Reader John is having a problem with his Vista-powered HP desktop: random reboots. Some days, he says, it reboots five minutes after he powers it up in the morning. Sometimes it happens later in the day, and sometimes not at all. To help narrow down the problem, check out Scott Dunn's "Make Random Reboots Tell You What's Up."
John was smart enough to send me a detailed listing of his hardware loadout, and I quickly spotted a possible culprit: mismatched RAM. His system has a pair of 512MB RAM modules and another pair of 1GB modules.
In theory, this should work fine--but in reality, it can cause problems. I suspect that the system had the two 512MB modules when John first bought it, and that he added the extra RAM to improve performance. Smart move, but if the newly introduced modules aren't exactly the same as the originals--same speed, same transfer rate, etc.--they could definitely cause random reboots.
My advice, John, would be to pull the two 512MB modules and see how the system fares. (Vista can get by just fine on 2GB.) If it still reboots without warning, try going back to just the 512MB modules. (It may not be a RAM mismatch that's causing the problem, but rather a bad RAM module.)
Keep in mind, this is just one possibility. Random reboots can also be caused by bad motherboards, glitchy video-card drivers, and other hard-to-troubleshoot items.
Set the Default Mail Client to AOL, Hotmail, Gmail, or Yahoo
If you use a Web-based e-mail client like Gmail or Yahoo, you've probably encountered this hassle before: you click a mailto link on a Web page, then watch while Windows tries to open Outlook, Windows Live Mail, or some other desktop program you don't use and haven't configured. Error messages (and possibly cursing) ensue.
There are various hoops you can jump through to configure Windows and/or your browser to direct these e-mail links to the proper destination (e.g. Gmail), but why bother? GmailDefaultMaker is a small, simple utility that does the hoop-jumping for you.
Just run the free program, then choose the default mail service you want: AOL, Hotmail, Gmail, or Yahoo. (I know: the program needs a name change.) Then go about your business. It really is that easy.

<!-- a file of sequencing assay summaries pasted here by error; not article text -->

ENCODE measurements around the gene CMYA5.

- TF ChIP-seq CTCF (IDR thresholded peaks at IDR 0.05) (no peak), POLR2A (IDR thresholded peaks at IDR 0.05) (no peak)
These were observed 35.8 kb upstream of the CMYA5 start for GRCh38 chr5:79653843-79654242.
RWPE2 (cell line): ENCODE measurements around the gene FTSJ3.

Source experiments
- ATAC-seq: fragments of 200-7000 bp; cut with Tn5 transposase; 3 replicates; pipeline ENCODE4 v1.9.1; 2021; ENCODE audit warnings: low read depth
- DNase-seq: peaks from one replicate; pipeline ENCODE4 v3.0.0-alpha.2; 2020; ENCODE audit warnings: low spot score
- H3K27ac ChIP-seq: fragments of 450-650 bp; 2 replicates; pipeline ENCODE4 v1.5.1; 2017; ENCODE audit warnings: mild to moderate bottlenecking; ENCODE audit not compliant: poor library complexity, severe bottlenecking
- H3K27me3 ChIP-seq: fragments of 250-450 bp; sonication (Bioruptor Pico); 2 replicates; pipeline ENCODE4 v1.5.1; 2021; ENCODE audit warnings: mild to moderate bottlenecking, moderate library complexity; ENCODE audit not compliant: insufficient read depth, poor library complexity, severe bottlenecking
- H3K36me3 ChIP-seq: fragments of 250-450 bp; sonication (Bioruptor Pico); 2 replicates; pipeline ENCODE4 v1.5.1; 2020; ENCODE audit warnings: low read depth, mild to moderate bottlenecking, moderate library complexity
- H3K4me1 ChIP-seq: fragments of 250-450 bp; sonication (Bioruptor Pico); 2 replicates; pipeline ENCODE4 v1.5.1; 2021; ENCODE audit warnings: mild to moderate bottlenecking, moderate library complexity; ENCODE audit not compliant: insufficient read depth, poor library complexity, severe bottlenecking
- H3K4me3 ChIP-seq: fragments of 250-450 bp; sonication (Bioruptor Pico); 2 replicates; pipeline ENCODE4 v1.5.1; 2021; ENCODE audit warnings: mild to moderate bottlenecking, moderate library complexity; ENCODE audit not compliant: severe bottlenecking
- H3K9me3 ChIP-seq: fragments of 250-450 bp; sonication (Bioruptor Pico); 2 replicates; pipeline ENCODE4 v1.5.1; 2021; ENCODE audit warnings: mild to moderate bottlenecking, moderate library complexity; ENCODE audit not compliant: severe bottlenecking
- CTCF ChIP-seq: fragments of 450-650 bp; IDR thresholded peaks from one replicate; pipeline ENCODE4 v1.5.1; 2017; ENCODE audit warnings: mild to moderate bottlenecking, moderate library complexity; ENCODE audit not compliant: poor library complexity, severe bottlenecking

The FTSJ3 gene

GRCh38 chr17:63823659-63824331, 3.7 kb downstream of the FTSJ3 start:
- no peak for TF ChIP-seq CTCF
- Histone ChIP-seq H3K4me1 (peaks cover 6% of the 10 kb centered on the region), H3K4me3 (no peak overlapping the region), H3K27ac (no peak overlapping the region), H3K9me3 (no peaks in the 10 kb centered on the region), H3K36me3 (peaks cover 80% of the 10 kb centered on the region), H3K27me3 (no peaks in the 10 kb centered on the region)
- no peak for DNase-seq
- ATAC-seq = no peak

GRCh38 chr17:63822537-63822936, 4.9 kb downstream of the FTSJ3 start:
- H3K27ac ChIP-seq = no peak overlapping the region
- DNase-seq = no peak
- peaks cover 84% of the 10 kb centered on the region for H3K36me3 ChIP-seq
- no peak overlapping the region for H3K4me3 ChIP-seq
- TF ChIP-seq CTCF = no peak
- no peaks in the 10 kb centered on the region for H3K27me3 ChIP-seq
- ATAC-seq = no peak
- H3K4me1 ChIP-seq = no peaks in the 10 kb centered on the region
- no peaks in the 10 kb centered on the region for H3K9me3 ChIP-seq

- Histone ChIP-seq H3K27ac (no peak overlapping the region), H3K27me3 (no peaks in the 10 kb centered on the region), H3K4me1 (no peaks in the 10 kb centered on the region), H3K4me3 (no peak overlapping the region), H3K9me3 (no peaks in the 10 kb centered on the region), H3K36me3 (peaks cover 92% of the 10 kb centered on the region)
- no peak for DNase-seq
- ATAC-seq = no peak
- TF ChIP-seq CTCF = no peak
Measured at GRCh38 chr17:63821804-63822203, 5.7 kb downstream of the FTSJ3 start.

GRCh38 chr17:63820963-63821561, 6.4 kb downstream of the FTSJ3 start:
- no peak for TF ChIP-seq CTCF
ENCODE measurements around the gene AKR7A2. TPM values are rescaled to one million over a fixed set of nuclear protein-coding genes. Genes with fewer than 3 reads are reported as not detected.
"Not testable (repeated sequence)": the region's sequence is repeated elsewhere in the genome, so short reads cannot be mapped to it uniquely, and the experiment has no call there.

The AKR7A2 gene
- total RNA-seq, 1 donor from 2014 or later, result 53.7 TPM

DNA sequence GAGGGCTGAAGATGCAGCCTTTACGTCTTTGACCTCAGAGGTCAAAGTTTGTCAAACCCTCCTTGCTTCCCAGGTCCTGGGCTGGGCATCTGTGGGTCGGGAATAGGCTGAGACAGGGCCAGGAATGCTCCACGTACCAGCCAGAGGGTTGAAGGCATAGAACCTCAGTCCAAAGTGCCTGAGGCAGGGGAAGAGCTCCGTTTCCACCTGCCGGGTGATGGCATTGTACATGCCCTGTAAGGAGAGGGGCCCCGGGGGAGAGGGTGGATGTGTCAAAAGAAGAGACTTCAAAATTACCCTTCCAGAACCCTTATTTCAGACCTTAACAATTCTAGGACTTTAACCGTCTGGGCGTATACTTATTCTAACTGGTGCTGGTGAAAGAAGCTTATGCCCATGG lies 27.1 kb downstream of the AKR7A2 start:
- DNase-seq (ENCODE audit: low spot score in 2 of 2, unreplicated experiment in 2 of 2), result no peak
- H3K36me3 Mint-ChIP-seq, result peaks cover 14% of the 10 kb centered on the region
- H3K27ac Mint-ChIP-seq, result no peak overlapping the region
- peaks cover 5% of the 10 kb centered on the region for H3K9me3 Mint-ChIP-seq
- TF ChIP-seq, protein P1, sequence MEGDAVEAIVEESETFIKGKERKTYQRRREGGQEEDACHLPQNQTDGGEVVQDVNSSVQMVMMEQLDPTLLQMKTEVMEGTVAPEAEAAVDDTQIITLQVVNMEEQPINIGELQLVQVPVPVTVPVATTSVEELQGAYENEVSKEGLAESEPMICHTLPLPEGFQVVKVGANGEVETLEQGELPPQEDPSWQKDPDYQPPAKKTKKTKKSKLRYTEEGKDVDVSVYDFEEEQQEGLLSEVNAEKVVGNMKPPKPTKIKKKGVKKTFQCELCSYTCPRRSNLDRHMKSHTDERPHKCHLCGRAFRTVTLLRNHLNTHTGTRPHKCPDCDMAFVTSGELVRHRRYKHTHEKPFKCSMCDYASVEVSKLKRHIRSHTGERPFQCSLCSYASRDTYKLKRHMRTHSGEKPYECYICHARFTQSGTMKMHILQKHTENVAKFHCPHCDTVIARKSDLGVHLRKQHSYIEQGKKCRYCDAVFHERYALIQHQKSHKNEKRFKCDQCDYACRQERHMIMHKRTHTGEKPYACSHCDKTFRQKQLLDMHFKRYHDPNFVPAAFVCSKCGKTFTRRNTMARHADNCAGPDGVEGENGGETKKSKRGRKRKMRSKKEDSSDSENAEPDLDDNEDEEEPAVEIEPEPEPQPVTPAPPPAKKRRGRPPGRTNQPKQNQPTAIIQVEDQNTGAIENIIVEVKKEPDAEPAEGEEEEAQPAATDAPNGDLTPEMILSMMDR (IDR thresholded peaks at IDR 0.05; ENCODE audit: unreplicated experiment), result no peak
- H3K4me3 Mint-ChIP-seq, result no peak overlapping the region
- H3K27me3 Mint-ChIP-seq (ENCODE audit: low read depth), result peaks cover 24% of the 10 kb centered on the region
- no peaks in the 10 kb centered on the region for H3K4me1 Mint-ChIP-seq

Now, whenever you click a mailto link, you'll land in the proper Web client, not an unwanted desktop program.
Resize Desktop Icons with Your Scroll Wheel
Savvy users know that the mouse wheel can do more than just scroll up and down in a document or Web page. For example, in your Web browser, if you hold down the Ctrl key and nudge the wheel, you can quickly change the font size.
What I didn't know (it's true: I don't know everything--some would say anything) is that this same tip works with desktop icons.
Specifically, if you're a Windows 7 user, you can increase or decrease the size of your desktop icons just by holding down the Ctrl key and scrolling up or down with the wheel. (Scrolling up makes them larger; down makes them smaller. Natch.)
That's about a zillion times easier than wading into the Control Panel in search of an icon-size setting.
Alas, I can't take credit for this tip; a reader submitted it to Lifehacker. But I can remind you of my all-time favorite mouse-wheel tweak: WizMouse, the free utility that makes the wheel work wherever you point your cursor--no clicking required. It's a must-have.
If you've got a hassle that needs solving, send it my way. I can't promise a response, but I'll definitely read every e-mail I get--and do my best to address at least some of them in the PCWorld Hassle-Free PC blog . My 411: email@example.com . You can also sign up to have the Hassle-Free PC newsletter e-mailed to you each week .